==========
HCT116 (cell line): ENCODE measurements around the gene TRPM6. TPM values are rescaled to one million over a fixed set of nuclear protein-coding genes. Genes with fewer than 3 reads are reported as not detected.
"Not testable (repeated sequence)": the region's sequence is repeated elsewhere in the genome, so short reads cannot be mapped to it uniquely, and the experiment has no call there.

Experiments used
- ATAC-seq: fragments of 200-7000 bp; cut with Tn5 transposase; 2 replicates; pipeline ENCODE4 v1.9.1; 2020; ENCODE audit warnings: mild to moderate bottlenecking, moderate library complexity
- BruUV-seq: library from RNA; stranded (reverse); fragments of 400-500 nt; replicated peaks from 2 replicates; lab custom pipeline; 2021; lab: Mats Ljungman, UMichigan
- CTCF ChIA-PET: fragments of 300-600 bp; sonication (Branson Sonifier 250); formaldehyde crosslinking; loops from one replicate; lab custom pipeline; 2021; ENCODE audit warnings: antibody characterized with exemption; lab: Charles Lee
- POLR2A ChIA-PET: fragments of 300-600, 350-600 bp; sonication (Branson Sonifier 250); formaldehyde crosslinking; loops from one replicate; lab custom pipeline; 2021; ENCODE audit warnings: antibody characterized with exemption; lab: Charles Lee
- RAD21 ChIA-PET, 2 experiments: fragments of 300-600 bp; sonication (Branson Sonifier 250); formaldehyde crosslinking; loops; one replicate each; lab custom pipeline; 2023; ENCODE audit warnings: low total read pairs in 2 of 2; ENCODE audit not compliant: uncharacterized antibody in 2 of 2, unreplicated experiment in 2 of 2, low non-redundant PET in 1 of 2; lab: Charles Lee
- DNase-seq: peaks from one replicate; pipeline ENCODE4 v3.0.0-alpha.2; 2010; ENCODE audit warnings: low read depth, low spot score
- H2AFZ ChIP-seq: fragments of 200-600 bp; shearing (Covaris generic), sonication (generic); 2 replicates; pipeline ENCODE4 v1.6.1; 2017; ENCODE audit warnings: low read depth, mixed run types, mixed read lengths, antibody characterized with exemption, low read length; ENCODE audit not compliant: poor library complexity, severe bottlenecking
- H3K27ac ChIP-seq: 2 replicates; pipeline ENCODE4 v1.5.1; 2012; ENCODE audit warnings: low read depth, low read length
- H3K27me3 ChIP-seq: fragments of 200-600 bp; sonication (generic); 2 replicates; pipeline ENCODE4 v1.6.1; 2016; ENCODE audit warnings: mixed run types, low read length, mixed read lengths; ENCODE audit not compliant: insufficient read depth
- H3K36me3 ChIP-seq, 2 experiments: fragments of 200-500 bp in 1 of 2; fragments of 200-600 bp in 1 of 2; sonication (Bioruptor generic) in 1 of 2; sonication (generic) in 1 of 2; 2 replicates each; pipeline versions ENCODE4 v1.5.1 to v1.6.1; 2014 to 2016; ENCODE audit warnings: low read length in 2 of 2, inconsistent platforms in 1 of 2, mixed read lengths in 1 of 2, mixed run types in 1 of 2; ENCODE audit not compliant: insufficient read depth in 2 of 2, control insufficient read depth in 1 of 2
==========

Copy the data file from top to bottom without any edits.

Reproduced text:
HCT116 (cell line): ENCODE measurements around the gene TRPM6. TPM values are rescaled to one million over a fixed set of nuclear protein-coding genes. Genes with fewer than 3 reads are reported as not detected.
"Not testable (repeated sequence)": the region's sequence is repeated elsewhere in the genome, so short reads cannot be mapped to it uniquely, and the experiment has no call there.

Experiments used
- ATAC-seq: fragments of 200-7000 bp; cut with Tn5 transposase; 2 replicates; pipeline ENCODE4 v1.9.1; 2020; ENCODE audit warnings: mild to moderate bottlenecking, moderate library complexity
- BruUV-seq: library from RNA; stranded (reverse); fragments of 400-500 nt; replicated peaks from 2 replicates; lab custom pipeline; 2021; lab: Mats Ljungman, UMichigan
- CTCF ChIA-PET: fragments of 300-600 bp; sonication (Branson Sonifier 250); formaldehyde crosslinking; loops from one replicate; lab custom pipeline; 2021; ENCODE audit warnings: antibody characterized with exemption; lab: Charles Lee
- POLR2A ChIA-PET: fragments of 300-600, 350-600 bp; sonication (Branson Sonifier 250); formaldehyde crosslinking; loops from one replicate; lab custom pipeline; 2021; ENCODE audit warnings: antibody characterized with exemption; lab: Charles Lee
- RAD21 ChIA-PET, 2 experiments: fragments of 300-600 bp; sonication (Branson Sonifier 250); formaldehyde crosslinking; loops; one replicate each; lab custom pipeline; 2023; ENCODE audit warnings: low total read pairs in 2 of 2; ENCODE audit not compliant: uncharacterized antibody in 2 of 2, unreplicated experiment in 2 of 2, low non-redundant PET in 1 of 2; lab: Charles Lee
- DNase-seq: peaks from one replicate; pipeline ENCODE4 v3.0.0-alpha.2; 2010; ENCODE audit warnings: low read depth, low spot score
- H2AFZ ChIP-seq: fragments of 200-600 bp; shearing (Covaris generic), sonication (generic); 2 replicates; pipeline ENCODE4 v1.6.1; 2017; ENCODE audit warnings: low read depth, mixed run types, mixed read lengths, antibody characterized with exemption, low read length; ENCODE audit not compliant: poor library complexity, severe bottlenecking
- H3K27ac ChIP-seq: 2 replicates; pipeline ENCODE4 v1.5.1; 2012; ENCODE audit warnings: low read depth, low read length
- H3K27me3 ChIP-seq: fragments of 200-600 bp; sonication (generic); 2 replicates; pipeline ENCODE4 v1.6.1; 2016; ENCODE audit warnings: mixed run types, low read length, mixed read lengths; ENCODE audit not compliant: insufficient read depth
- H3K36me3 ChIP-seq, 2 experiments: fragments of 200-500 bp in 1 of 2; fragments of 200-600 bp in 1 of 2; sonication (Bioruptor generic) in 1 of 2; sonication (generic) in 1 of 2; 2 replicates each; pipeline versions ENCODE4 v1.5.1 to v1.6.1; 2014 to 2016; ENCODE audit warnings: low read length in 2 of 2, inconsistent platforms in 1 of 2, mixed read lengths in 1 of 2, mixed run types in 1 of 2; ENCODE audit not compliant: insufficient read depth in 2 of 2, control insufficient read depth in 1 of 2